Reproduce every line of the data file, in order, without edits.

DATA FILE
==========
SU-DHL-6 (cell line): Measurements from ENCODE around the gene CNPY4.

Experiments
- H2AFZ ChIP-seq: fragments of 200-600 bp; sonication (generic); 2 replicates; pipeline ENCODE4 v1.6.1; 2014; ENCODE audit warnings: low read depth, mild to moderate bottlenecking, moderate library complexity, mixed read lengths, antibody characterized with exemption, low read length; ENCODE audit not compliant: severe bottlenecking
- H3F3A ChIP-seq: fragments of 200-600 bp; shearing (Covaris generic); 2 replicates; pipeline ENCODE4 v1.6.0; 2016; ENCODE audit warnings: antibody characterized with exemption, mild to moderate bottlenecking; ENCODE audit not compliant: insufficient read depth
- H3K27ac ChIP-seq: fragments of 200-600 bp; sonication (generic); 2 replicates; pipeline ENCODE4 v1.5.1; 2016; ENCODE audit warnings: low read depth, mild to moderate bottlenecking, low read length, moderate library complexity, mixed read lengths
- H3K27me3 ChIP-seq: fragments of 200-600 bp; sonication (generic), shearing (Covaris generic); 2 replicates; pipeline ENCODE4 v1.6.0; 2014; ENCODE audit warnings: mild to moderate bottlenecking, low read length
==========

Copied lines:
SU-DHL-6 (cell line): Measurements from ENCODE around the gene CNPY4.

Experiments
- H2AFZ ChIP-seq: fragments of 200-600 bp; sonication (generic); 2 replicates; pipeline ENCODE4 v1.6.1; 2014; ENCODE audit warnings: low read depth, mild to moderate bottlenecking, moderate library complexity, mixed read lengths, antibody characterized with exemption, low read length; ENCODE audit not compliant: severe bottlenecking
- H3F3A ChIP-seq: fragments of 200-600 bp; shearing (Covaris generic); 2 replicates; pipeline ENCODE4 v1.6.0; 2016; ENCODE audit warnings: antibody characterized with exemption, mild to moderate bottlenecking; ENCODE audit not compliant: insufficient read depth
- H3K27ac ChIP-seq: fragments of 200-600 bp; sonication (generic); 2 replicates; pipeline ENCODE4 v1.5.1; 2016; ENCODE audit warnings: low read depth, mild to moderate bottlenecking, low read length, moderate library complexity, mixed read lengths
- H3K27me3 ChIP-seq: fragments of 200-600 bp; sonication (generic), shearing (Covaris generic); 2 replicates; pipeline ENCODE4 v1.6.0; 2014; ENCODE audit warnings: mild to moderate bottlenecking, low read length